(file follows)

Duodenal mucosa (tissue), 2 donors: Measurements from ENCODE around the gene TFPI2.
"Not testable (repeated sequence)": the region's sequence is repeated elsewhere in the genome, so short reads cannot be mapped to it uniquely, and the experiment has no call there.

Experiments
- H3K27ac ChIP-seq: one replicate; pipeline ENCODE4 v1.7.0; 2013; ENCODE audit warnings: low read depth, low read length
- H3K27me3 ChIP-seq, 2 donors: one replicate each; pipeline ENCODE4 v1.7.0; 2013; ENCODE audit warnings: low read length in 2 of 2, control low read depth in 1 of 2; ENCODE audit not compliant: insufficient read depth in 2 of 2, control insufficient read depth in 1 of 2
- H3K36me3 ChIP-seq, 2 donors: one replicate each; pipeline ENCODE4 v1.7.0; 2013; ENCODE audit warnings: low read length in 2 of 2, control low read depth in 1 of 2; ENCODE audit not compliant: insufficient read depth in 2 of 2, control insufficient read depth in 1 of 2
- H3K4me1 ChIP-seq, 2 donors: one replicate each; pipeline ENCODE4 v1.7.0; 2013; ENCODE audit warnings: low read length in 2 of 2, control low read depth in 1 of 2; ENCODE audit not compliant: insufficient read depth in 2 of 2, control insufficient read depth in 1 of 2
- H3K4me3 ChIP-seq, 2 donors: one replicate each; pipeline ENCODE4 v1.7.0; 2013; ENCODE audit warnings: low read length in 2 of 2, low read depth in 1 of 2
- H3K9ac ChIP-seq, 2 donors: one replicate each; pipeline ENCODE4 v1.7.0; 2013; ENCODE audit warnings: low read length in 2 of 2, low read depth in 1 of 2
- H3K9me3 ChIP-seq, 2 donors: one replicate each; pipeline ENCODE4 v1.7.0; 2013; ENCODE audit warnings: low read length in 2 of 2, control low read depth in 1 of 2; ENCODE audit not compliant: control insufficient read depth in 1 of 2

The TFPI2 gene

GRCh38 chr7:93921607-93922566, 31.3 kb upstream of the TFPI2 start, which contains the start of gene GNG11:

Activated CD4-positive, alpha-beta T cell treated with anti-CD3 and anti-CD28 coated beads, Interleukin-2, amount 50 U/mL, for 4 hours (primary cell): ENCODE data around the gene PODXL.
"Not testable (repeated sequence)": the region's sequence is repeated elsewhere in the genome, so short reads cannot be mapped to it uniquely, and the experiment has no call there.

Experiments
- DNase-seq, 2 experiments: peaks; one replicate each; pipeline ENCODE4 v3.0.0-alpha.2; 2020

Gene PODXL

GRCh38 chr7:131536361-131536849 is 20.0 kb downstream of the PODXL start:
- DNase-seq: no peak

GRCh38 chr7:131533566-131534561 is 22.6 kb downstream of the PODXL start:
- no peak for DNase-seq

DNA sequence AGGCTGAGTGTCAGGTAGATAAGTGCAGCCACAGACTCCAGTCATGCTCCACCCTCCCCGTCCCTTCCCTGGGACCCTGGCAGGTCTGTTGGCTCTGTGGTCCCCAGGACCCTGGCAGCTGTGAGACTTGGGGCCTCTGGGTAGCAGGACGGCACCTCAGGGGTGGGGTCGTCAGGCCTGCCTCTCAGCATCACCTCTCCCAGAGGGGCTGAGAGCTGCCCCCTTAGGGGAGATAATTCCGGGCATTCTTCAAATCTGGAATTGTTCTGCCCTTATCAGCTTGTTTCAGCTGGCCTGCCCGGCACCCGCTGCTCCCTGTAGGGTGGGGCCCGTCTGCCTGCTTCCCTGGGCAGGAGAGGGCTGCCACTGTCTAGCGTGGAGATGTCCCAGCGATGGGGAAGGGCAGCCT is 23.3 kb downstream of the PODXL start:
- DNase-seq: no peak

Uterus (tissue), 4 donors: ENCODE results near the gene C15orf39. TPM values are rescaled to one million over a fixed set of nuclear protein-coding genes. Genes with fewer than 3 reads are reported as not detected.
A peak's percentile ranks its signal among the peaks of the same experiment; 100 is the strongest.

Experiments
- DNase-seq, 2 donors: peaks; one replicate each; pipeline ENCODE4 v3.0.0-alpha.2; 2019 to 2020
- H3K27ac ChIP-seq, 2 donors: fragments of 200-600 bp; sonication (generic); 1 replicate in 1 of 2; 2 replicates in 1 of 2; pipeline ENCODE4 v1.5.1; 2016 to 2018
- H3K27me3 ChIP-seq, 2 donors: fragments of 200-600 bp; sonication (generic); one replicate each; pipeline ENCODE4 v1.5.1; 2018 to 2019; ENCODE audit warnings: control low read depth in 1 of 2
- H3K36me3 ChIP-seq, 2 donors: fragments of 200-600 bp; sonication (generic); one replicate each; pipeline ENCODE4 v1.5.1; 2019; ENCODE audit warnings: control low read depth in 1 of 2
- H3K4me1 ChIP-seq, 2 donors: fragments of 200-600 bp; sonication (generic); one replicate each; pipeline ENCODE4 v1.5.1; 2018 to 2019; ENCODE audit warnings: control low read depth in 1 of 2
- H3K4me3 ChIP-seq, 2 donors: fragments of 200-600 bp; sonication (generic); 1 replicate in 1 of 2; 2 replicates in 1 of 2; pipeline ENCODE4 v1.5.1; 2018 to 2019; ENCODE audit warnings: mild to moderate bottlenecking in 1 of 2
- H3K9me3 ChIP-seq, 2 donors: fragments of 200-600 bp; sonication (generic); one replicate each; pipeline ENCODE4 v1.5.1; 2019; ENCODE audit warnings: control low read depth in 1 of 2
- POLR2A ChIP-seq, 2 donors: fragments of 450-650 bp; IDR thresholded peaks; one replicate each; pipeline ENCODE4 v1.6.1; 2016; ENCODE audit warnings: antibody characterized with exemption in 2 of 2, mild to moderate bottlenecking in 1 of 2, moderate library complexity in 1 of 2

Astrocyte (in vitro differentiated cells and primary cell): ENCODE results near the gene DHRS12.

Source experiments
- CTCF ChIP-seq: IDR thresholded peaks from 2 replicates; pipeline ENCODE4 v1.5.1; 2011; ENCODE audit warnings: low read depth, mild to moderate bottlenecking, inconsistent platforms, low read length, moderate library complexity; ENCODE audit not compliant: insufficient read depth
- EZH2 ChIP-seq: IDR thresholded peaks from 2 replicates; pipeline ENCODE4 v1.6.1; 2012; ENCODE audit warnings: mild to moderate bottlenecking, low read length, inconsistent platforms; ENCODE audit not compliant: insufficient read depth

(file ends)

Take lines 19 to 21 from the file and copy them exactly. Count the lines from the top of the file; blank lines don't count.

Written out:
- DNase-seq: no peak

GRCh38 chr7:131533566-131534561 is 22.6 kb downstream of the PODXL start:
- no peak for DNase-seq